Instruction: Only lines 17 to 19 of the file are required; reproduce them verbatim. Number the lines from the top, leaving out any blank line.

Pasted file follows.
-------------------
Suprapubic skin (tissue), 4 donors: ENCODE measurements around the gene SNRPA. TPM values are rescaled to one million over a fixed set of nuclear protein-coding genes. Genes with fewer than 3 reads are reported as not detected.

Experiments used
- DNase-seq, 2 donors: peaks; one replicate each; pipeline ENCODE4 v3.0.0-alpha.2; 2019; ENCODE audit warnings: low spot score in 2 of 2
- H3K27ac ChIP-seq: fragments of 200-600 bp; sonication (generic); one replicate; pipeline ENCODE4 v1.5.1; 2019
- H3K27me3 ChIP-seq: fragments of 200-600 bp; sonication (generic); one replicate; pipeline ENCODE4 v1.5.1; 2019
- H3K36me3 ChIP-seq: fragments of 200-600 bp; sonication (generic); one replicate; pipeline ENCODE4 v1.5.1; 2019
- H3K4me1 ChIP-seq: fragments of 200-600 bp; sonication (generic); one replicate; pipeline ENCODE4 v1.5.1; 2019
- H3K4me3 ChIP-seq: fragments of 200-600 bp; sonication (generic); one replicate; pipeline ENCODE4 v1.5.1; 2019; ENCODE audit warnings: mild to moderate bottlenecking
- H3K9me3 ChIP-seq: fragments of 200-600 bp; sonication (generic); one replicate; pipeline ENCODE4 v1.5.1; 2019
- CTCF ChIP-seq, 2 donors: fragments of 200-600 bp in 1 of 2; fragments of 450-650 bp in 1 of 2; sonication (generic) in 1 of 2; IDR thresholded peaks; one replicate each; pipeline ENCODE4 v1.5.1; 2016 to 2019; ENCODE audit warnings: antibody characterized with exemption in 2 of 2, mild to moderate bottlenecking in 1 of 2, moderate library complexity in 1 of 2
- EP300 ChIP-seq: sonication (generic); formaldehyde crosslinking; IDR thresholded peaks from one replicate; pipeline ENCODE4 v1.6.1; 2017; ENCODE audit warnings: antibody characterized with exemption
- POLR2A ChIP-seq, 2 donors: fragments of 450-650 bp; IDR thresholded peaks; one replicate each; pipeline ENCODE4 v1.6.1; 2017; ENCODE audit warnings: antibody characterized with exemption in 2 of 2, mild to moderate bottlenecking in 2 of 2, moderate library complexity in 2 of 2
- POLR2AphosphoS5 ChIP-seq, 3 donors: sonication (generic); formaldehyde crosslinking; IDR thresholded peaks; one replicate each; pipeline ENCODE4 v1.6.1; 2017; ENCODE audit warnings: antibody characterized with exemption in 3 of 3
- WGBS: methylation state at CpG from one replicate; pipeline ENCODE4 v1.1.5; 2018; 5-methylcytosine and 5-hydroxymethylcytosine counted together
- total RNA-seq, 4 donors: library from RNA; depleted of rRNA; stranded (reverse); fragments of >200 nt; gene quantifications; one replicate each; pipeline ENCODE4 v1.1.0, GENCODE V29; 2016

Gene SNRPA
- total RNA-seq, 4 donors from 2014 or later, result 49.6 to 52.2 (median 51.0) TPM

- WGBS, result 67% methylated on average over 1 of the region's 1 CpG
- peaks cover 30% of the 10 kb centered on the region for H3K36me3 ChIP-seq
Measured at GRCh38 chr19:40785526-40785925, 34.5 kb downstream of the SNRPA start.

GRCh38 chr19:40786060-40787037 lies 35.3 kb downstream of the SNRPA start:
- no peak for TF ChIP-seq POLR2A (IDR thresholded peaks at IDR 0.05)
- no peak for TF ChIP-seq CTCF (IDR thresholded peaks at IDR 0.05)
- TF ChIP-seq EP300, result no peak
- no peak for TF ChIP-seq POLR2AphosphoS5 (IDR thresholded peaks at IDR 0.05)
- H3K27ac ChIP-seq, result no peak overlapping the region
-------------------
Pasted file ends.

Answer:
- total RNA-seq, 4 donors from 2014 or later, result 49.6 to 52.2 (median 51.0) TPM

- WGBS, result 67% methylated on average over 1 of the region's 1 CpG
- peaks cover 30% of the 10 kb centered on the region for H3K36me3 ChIP-seq